Unfortunately, this cinematic “beumb” (as Clouseau would say) was not the final nail in the series’ coffin. It should have been…but at least we get one last glimpse of the great Peter Sellers in his most famous role so it is not a total loss.
DISC SIX – BONUS MATERIALS
The bonus materials available on Disc Six will be described in detail below.
SO, HOW DOES IT LOOK?
The Pink Panther films have been given a complete visual overhaul (i.e. new anamorphic transfers) by MGM, and the results are nothing short of remarkable! The consistency in appearance among the five Panther installments that comprise the set was particularly amazing.
In all honesty, there are surprisingly few instances where specks or print damage are evident, and the images are spectacularly clean and sharp overall. Though they show their age a bit, colors are also rendered precisely for the most part, with no bleeding or dot crawl, which really showcases the vibrant color palettes and lovely cinematography of these films, especially The Pink Panther and A Shot in the Dark.
Film grain and edge enhancement are also negligible, and never served to distract from any of the five pictures in the set. Further, black levels are deep and defined throughout, without any apparent low-level noise, and shadow delineation is very good, allowing visual details to be readily apparent even in darkened interiors. Fine detail was also much better than I expected it to be on these films, often extending well into the background of scenes.
To sum it up, the Pink Panther films look smashing, especially considering the age of some of the source material! After watching these films, I cannot imagine fans will be anything but tickled pink (sorry, I couldn’t help it) with this set’s image quality. The original Pink Panther[/i] was particularly stunning, and some scenes almost look as if they could have been shot yesterday! Really and truly, these films have never looked better on home video. Thank you MGM!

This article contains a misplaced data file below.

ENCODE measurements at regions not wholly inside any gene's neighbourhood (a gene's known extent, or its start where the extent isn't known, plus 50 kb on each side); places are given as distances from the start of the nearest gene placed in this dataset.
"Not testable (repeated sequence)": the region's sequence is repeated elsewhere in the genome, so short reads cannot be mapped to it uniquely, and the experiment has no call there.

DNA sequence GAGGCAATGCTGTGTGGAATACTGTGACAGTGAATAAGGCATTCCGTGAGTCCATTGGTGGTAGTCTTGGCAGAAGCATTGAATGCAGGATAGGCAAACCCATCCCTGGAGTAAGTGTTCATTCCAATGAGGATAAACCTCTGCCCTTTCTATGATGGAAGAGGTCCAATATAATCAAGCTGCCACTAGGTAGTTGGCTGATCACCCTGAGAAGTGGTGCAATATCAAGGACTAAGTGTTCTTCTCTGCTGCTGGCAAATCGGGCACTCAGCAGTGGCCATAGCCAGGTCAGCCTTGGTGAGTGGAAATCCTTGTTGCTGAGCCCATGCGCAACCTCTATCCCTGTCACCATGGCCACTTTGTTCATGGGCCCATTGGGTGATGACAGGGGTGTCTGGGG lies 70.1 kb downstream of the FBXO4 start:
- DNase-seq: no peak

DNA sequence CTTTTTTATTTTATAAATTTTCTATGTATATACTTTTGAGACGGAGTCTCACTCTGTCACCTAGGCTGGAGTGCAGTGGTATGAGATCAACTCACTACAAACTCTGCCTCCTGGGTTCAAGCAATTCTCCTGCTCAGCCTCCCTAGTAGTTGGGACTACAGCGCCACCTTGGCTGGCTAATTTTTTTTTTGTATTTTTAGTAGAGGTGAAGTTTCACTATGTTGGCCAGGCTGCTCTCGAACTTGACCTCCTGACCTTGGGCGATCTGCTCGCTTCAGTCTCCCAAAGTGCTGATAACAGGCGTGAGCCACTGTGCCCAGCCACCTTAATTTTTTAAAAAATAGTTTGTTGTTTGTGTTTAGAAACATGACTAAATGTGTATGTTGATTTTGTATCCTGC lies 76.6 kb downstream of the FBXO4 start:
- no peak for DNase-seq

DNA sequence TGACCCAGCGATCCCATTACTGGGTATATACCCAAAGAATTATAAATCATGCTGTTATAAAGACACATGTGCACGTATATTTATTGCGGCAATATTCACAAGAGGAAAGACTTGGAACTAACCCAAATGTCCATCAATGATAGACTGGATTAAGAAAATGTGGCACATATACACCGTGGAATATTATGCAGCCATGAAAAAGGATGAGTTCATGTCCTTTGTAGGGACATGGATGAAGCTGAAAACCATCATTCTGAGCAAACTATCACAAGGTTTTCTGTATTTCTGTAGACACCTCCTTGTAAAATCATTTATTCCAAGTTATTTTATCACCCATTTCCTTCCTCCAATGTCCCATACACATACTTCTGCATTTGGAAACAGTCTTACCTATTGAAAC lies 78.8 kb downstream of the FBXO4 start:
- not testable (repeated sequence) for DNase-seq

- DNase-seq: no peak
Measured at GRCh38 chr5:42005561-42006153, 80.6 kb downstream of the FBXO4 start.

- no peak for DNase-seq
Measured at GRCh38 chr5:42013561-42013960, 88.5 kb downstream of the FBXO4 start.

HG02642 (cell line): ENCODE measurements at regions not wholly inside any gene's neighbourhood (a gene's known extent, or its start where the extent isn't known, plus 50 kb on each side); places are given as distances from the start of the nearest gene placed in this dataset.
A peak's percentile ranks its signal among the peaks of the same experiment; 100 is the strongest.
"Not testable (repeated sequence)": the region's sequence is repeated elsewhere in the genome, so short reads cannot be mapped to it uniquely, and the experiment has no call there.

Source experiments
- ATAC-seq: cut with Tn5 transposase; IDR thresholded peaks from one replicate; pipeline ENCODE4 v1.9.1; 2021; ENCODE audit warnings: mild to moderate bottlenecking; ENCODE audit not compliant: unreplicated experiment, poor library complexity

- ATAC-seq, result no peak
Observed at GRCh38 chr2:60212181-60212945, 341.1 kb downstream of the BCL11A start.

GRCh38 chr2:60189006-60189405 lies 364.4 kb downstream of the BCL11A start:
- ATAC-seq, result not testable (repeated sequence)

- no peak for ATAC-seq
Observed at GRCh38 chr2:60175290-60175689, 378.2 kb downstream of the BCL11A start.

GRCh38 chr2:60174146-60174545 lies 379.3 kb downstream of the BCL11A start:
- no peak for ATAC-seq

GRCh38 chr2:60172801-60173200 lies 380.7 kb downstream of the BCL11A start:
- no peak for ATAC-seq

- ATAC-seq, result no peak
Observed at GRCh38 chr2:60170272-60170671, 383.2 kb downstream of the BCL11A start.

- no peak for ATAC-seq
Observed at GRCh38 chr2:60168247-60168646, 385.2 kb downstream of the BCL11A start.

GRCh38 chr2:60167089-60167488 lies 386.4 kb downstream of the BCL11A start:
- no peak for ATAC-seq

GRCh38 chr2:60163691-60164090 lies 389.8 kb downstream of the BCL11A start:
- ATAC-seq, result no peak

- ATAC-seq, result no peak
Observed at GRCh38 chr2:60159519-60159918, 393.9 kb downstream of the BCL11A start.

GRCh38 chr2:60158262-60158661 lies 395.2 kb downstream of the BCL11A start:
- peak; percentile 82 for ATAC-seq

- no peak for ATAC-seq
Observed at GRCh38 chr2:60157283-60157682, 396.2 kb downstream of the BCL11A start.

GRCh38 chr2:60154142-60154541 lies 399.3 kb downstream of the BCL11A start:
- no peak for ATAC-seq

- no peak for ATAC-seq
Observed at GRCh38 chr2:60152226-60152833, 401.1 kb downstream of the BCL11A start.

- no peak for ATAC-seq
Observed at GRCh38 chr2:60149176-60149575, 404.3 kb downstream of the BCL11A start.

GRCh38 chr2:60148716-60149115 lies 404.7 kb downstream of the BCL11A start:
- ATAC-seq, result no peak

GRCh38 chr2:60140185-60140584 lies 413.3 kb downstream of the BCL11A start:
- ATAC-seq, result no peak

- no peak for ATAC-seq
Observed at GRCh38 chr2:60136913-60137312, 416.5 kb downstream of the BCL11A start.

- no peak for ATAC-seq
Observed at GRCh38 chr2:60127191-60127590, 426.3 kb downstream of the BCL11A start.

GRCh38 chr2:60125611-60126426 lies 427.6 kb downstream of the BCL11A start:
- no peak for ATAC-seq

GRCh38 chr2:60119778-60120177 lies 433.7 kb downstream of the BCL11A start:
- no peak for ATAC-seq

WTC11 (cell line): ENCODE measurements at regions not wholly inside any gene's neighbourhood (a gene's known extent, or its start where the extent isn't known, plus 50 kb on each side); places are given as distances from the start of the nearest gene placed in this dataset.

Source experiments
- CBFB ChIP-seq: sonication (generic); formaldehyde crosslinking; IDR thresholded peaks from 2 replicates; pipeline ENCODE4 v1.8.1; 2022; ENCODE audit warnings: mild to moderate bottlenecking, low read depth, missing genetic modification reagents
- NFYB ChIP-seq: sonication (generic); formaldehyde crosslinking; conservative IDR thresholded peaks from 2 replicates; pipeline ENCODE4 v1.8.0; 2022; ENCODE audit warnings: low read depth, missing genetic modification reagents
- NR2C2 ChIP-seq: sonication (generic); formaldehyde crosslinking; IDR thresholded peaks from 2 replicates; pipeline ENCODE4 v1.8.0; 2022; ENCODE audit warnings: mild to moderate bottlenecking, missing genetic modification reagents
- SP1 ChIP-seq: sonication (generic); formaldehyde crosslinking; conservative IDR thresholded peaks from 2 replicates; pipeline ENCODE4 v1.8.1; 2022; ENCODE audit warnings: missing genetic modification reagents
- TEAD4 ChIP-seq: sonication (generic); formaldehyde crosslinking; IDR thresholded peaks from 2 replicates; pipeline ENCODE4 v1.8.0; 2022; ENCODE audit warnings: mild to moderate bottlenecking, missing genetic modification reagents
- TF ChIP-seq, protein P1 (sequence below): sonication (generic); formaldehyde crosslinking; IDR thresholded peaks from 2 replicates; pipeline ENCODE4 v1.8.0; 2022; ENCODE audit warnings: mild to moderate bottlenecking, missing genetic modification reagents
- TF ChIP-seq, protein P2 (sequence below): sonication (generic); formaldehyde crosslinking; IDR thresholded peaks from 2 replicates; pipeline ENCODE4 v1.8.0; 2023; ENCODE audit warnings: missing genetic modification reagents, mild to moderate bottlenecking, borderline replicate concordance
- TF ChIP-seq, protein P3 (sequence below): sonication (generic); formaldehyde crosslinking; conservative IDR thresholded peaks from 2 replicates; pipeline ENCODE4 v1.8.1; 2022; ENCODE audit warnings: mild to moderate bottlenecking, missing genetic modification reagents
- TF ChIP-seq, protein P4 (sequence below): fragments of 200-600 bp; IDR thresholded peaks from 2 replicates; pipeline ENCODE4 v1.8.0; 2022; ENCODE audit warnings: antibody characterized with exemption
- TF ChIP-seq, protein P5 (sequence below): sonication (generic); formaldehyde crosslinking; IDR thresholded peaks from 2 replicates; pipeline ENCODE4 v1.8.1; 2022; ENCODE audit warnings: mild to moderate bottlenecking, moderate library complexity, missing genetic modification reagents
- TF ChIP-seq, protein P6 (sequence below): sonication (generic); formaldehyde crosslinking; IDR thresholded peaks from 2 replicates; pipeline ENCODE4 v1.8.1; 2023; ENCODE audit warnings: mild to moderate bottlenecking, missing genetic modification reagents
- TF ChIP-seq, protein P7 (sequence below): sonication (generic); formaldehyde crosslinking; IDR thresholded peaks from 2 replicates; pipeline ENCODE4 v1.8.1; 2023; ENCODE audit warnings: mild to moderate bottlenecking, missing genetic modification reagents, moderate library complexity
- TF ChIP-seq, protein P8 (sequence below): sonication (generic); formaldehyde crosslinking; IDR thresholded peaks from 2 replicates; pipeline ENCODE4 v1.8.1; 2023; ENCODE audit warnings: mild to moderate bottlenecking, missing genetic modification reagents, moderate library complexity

WHAT IS THAT NOISE?
Like the visuals, the audio tracks for the five Panther films included have been re-tooled for this Special Edition Film Collection, and are now offered in 5.1 channel Dolby Digital. Obviously, if one were to compare these mixes to the multi-channel mixes of today, the Panther remixes would sound decidedly inferior, due to the age of the source material and the technological limitations of the recording equipment used at the time. However, when listening with a more open frame of mind, the new surround mixes make the five films included sound much better than they ever have on any home video format.
For instance, dialogue is well balanced and easily discernable at all times throughout all five films, and there is no noticeable hissing, sibilance, or distortion unless characters are speaking/yelling at really loud volumes. Henry Mancini's marvelous and memorable score is also delivered very nicely, although the brass section does sound a little bright during louder passages.
I can’t imagine that anyone would be looking for aggressive surround channel use from these films, so I was not surprised that the rears were used sparingly. To be more specific, like most up-mixed soundtracks, the rears present the occasional sound effect or reinforce Mancini’s score; otherwise there is a minimal amount of ambience provided by these channels. By and large, despite being Dolby 5.1, they are very front-loaded mixes, although the soundstage does sound quite a bit more open than their previous DVD incarnations. In addition, the subwoofer awakens to provide some welcome punch to the explosions, gunshots, and the damage Clouseau frequently inflicts on both himself and others throughout the five films.
Overall, these remixes are not standouts by current standards, but they do help the source material breathe a little more, and reproduce these films’ audio information in the most pleasant way I have heard yet on home video! Again, considering the age of the source material, it would probably be unreasonable to expect too much better!
I realize that Blake Edwards is in his 80s, and I admire his effort to provide a new commentary for The Pink Panther, so I am not going to be too hard on the man. However, with all due respect to Mr. Edwards, his audio commentary was much too subdued for my liking, and a lot less informative than I was expecting it to be. There are also a great many dead spots, especially towards the end of the film, where Blake is hardly speaking at all.
Further, much of the information Edwards offers (about the origins of the film, and the cast) is adequately covered in the “Pink Panther Story”. The rest of the commentary is largely confined to covering the variety of projects that his cast and crew had worked on during their careers. To be sure, it is admirable that Edwards wants to pay these talented people homage, but I would imagine that most of us would be much more interested in hearing his thoughts about the story, the characters, and what was happening during the production of The Pink Panther.
On the whole, I suppose this is a decent enough commentary, but I cannot imagine that it will hold the interest of more casual fans of the series.